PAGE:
Madrid moves to block Catalonia independence bid
September 07 2017 05:19 PM
Spain's Prime Minister Mariano Rajoy makes a statement at the Moncloa Palace in Madrid
Spain's Prime Minister Mariano Rajoy makes a statement at the Moncloa Palace in Madrid

AFP/Madrid, Spain

Spanish Prime Minister Mariano Rajoy vowed Thursday to take legal action to block an independence referendum in Catalonia which he branded an ‘intolerable act of disobedience’.

Rajoy gathered his cabinet for an emergency meeting to formally ask Spain's Constitutional Court to once again rule against the plebiscite called for October 1.

He also said all municipalities in Catalonia would be warned over their ‘obligation to impede or paralyse’ efforts to carry out the vote which he said is unconstitutional.

Catalonia's regional parliament, which is controlled by separatists, voted late on Wednesday to push ahead with the referendum in the wealthy northeastern region which includes Barcelona, sparking the country's deepest political crisis in 40 years.

The Catalan parliament will also meet again later Thursday to examine a ‘transition law’ laying out how the region would function if the majority of its 7.5 million inhabitants vote in favour of seceding from Spain.

Spain's top prosecutor meanwhile said ‘criminal charges are being prepared’ against the leaders of the Catalan parliament as well as officials in the regional government who prepared the referendum decree and that voting materials would be seized.

General prosecutor Jose Manuel Maza told reporters the officials could be charged, among other things, with disobedience, abuse of power and embezzlement.

- 'Covert state of siege' -

Maza added that regional prosecutors, assisted by police, had been told to investigate any actions taken to organise the vote.

The warnings were brushed aside by a Catalan government spokesman, who insisted the referendum would take place despite a ‘covert state of siege’ being imposed by the central government in Madrid.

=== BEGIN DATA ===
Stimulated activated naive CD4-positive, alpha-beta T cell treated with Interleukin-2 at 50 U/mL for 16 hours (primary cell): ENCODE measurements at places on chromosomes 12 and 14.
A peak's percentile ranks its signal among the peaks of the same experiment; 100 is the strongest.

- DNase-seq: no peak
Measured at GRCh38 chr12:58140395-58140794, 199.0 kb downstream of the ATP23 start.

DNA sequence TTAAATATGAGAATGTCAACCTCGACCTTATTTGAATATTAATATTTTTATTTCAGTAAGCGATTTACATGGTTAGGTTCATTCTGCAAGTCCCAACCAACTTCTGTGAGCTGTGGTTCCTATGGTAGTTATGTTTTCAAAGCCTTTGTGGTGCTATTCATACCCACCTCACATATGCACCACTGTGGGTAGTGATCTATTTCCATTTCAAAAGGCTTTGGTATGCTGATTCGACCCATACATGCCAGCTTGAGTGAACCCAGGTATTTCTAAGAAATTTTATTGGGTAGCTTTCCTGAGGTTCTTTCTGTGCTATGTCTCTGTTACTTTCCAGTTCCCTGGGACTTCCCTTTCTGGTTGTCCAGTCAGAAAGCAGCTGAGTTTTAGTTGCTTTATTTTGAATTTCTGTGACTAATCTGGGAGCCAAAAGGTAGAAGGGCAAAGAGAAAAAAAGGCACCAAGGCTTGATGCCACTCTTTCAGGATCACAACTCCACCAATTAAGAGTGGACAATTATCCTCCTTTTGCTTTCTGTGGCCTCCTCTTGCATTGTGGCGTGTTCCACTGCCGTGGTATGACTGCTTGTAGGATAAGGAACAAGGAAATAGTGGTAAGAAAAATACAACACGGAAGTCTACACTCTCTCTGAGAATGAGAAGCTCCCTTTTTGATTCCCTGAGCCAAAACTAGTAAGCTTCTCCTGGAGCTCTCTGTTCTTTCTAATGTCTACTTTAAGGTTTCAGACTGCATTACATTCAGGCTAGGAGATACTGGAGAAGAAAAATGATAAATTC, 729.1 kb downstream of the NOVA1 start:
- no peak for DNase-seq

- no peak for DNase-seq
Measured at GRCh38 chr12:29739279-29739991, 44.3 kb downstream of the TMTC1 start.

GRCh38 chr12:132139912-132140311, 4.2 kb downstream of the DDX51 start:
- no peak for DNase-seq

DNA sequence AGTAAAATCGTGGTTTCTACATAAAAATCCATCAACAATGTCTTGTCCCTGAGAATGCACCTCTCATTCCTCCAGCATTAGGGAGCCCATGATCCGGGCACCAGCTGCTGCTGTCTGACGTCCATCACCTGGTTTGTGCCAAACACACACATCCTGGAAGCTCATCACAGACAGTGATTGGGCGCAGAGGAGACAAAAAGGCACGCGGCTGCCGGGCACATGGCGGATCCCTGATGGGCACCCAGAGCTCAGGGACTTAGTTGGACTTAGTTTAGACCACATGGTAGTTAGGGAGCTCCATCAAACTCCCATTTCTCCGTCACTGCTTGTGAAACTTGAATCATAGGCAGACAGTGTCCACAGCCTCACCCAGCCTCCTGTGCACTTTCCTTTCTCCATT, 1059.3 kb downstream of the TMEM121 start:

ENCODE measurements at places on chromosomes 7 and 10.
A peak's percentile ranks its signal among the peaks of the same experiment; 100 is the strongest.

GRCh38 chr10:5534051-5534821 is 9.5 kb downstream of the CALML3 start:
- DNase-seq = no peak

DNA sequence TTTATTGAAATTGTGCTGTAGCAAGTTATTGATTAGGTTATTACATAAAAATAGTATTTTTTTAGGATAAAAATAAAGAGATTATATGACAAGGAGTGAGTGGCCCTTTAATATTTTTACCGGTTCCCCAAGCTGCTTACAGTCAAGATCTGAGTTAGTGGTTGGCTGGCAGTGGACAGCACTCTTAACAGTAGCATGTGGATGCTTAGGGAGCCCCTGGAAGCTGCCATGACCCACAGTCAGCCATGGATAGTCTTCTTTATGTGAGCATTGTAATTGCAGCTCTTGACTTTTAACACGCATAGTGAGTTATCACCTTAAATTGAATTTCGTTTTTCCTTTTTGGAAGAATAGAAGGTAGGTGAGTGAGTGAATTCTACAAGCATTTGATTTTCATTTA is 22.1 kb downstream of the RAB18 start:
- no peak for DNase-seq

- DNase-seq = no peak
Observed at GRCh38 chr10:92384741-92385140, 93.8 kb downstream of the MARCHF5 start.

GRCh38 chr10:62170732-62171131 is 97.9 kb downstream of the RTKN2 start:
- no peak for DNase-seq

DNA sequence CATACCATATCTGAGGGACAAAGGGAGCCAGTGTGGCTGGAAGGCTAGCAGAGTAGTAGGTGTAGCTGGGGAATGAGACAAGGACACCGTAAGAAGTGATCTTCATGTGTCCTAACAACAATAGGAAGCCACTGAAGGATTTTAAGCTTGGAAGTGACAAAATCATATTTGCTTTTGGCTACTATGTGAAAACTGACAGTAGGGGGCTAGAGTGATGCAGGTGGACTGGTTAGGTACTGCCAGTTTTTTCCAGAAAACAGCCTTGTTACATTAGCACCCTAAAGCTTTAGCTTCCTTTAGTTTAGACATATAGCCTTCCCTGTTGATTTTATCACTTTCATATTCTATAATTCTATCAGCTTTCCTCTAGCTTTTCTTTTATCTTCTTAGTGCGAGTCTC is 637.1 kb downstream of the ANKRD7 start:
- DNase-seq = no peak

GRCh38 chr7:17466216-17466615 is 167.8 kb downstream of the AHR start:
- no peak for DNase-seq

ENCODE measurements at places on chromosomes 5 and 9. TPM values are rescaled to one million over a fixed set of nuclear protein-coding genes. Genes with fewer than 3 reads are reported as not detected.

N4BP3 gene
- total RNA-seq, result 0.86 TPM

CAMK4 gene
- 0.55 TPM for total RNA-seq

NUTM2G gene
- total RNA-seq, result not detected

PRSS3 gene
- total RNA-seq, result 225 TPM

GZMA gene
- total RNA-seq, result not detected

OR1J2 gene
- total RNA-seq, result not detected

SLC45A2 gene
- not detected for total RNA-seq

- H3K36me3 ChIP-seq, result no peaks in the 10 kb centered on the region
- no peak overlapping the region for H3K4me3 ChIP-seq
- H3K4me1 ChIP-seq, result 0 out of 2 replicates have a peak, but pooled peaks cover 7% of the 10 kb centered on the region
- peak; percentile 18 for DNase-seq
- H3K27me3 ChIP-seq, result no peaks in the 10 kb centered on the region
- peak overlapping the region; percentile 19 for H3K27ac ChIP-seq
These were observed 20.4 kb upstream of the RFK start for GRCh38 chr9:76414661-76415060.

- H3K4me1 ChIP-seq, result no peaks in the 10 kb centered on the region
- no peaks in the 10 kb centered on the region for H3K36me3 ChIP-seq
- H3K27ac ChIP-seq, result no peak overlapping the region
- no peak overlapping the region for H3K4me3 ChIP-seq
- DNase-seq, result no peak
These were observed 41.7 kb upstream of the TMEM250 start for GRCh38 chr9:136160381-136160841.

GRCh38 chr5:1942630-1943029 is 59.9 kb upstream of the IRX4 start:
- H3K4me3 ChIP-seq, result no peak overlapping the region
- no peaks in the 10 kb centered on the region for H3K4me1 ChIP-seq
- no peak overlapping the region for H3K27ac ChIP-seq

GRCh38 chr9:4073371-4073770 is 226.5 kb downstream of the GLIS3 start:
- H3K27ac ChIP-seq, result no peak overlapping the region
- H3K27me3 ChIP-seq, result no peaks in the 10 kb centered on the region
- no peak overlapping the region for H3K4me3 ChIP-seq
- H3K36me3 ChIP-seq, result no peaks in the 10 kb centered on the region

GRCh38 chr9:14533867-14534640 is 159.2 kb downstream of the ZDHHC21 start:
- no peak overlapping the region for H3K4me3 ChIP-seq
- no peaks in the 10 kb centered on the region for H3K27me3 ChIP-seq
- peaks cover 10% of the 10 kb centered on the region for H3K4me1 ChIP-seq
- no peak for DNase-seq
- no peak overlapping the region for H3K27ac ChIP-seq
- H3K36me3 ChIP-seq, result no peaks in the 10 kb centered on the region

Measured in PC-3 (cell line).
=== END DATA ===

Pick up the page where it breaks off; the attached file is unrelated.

‘Whether it's snowy or windy, we will do it because we have a contract with the citizens of Catalonia,’ Jordi Turull said.

‘This does nothing to alter the government's project,’ he added. ‘Faced with this covert state of siege, we now feel obliged to defend our most fundamental rights.’

Catalonia's president Carles Puigdemont, a lifelong proponent on independence, is hoping to mobilise supporters in a show of legitimacy in the face of Madrid's threats to halt the vote by any means possible.

Tens of thousands of Catalans are expected to take to the streets of Barcelona on Monday, Catalonia's national day, to push for independence as they have in previous years on this date.

The looming showdown was set up late Wednesday after lawmakers approved the referendum with 72 votes in favour and 11 abstentions after 12 hours of often stormy debate in the regional assembly.

After the law was passed, separatist lawmakers sang the Catalan anthem, ‘Els Segadors’, which recalls a 1640 revolt in the region against the Spanish monarchy.

- 'Lost all legitimacy' -

In a tweet Wednesday, Catalan parliament president Carme Forcadell said she had requested that the 12 judges at the Constitutional Court be disqualified, calling them ‘another extension of the state which has lost all legitimacy’.

Most of the court's judges have been nominated by lawmakers from Rajoy's Popular Party. The court on Thursday dismissed her request.

Catalonia accounts for about one-fifth of Spain's economic output, and already has significant powers over matters such as education and healthcare.

But Spain's economic worries, coupled with a perception that the region pays more in taxes than it receives in investments and transfers from Madrid, have helped push the cause of secession from the fringes of Catalan politics to centre stage.

Adding to the rise in separatist sentiment was a 2010 ruling by the Constitutional Court striking down parts of a 2006 autonomy charter which granted new powers to Catalonia and recognised it as ‘a nation’.

Opinion polls show that Catalans are evenly divided on independence. But over 70 percent want a referendum to take place to settle the matter, similar to the plebiscite held in Scotland in 2014.

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